|Publication number||US7886194 B2|
|Application number||US 11/383,433|
|Publication date||Feb 8, 2011|
|Filing date||May 15, 2006|
|Priority date||May 16, 2005|
|Also published as||US20060282710|
|Publication number||11383433, 383433, US 7886194 B2, US 7886194B2, US-B2-7886194, US7886194 B2, US7886194B2|
|Inventors||Gary L. Swoboda|
|Original Assignee||Texas Instruments Incorporated|
|Export Citation||BiBTeX, EndNote, RefMan|
|Patent Citations (20), Non-Patent Citations (2), Referenced by (1), Classifications (4), Legal Events (2)|
|External Links: USPTO, USPTO Assignment, Espacenet|
This application claims the benefit of U.S. Provisional Application Ser. No. 60/681,427 filed May 16, 2005, titled “Debugging Software-Controlled Cache Coherence,” and U.S. Provisional Application Ser. No. 60/681,494 filed May 16, 2005, titled “Debug Event Instructions Accesses Application In Secure Mode,” both of which are incorporated by reference herein as if reproduced in full below.
This application also may contain subject matter that may relate to the following commonly assigned co-pending applications incorporated herein by reference: “Real-Time Monitoring, Alignment, and Translation of CPU Stalls or Events,” Ser. No. 11/383,361, filed May 15, 2006; “Event and Stall Selection,” Ser. No. 11/383,389, filed May 15, 2006; “Watermark Counter With Reload Register,” filed May 15, 2006; “Real-Time Prioritization of Stall or Event Information,” Ser. No. 11/383,465, filed May 15, 2006; “Method of Translating System Events Into Signals For Activity Monitoring,” Ser. No. 11/383,466, filed May 15, 2006; “System and Methods for Stall Monitoring,” Ser. No. 11/383,472, filed May 15, 2006; “Monitoring of Memory and External Events,” Ser. No. 11/383,473, filed May 15, 2006; and “Selectively Embedding Event-Generating Instructions,” Ser. No. 11/383,438, filed May 15, 2006.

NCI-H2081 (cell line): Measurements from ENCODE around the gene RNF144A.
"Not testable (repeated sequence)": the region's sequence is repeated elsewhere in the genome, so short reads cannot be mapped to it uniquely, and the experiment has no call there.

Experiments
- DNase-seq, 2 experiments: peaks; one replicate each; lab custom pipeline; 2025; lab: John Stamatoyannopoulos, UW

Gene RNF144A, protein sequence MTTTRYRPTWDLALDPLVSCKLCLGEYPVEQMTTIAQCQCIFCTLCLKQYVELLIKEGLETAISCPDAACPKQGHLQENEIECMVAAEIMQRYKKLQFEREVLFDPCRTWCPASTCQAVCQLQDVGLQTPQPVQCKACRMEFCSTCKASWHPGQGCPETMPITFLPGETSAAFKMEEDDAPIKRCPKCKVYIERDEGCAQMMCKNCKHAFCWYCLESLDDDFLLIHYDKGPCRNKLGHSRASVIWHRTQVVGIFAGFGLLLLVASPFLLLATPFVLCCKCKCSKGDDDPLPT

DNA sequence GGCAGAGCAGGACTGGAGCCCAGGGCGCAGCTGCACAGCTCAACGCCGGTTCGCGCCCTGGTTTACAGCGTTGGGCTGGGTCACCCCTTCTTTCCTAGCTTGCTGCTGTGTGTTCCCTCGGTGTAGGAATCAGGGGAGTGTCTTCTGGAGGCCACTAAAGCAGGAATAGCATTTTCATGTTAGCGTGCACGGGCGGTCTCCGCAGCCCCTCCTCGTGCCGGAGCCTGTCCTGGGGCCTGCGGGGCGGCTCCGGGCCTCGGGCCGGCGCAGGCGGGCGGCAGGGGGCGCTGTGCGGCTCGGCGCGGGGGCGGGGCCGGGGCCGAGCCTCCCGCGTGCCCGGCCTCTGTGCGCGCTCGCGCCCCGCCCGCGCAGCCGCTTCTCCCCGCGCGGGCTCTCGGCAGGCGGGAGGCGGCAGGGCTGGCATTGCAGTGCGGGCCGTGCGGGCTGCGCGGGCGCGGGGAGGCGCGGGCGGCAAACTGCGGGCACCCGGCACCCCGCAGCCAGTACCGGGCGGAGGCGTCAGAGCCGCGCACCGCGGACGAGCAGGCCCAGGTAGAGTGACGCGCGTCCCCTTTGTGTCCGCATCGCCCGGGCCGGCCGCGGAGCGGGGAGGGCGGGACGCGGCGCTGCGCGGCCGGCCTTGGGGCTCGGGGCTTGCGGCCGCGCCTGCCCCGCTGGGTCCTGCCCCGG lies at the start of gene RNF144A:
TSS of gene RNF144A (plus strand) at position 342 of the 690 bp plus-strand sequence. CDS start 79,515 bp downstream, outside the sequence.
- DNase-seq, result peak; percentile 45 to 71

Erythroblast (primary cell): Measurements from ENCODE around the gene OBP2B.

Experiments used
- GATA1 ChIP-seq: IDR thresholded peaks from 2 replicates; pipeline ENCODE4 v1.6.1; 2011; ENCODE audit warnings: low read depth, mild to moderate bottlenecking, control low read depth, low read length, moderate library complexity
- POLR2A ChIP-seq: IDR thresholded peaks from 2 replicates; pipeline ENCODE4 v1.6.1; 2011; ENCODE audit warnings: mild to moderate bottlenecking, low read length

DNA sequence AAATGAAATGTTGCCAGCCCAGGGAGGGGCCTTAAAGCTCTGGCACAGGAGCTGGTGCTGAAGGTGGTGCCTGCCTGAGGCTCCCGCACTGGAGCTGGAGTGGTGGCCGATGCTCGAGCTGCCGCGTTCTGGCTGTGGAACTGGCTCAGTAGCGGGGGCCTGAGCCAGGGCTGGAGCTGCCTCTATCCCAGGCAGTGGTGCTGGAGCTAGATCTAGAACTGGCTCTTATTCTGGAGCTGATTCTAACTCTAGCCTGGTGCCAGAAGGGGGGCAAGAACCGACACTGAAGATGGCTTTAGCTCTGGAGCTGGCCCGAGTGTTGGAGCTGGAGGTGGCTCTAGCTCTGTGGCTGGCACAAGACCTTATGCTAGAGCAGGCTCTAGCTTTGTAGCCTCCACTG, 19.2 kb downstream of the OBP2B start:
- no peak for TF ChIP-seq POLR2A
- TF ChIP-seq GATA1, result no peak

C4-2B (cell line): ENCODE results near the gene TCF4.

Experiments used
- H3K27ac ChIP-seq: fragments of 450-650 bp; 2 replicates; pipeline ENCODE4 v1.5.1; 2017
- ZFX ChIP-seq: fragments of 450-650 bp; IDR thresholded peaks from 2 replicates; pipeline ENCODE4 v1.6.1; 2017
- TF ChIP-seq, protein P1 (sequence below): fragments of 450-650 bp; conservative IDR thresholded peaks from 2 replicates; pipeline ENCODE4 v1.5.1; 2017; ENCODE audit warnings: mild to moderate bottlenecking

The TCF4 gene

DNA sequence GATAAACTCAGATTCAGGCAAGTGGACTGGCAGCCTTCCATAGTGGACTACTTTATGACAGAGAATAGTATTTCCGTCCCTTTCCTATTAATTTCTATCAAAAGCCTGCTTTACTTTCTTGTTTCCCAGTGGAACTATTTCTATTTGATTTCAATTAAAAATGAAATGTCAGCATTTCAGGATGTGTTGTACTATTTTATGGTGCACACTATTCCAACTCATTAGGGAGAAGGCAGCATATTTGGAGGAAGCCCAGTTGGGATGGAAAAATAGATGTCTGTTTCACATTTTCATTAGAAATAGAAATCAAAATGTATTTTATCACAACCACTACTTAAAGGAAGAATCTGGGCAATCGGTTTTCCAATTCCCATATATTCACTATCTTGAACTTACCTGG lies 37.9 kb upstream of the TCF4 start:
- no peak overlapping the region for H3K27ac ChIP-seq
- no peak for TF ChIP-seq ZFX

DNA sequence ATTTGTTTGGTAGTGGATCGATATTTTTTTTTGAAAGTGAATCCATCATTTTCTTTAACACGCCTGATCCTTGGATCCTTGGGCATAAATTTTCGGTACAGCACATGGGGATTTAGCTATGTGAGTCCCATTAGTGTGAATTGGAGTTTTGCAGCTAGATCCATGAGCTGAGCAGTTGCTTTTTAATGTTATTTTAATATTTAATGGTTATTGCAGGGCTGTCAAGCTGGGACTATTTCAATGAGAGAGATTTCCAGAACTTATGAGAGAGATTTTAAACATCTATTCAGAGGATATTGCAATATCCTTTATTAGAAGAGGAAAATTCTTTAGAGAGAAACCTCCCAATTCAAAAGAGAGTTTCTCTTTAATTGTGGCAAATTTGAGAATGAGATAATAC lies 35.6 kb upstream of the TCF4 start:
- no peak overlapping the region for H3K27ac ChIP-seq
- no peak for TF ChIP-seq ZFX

Various testing and debugging software may be used to test or debug hardware systems and applications stored on such systems. During the debugging process, the hardware systems and applications on the systems may generate one or more events indicative of a status of the hardware or applications being tested/debugged. Controlling the generation of at least some of these events would enhance debugging capabilities.
The problems noted above are solved in large part by using event generating instructions. An illustrative embodiment includes information carrier medium containing debugging software that, when executed by a processor, causes the processor to generate an event signal and an event code and provide the event signal and the event code to an event detection logic coupled to the processor. The event detection logic is adapted to generate a plurality of events, where a number of events generated corresponds to the event code.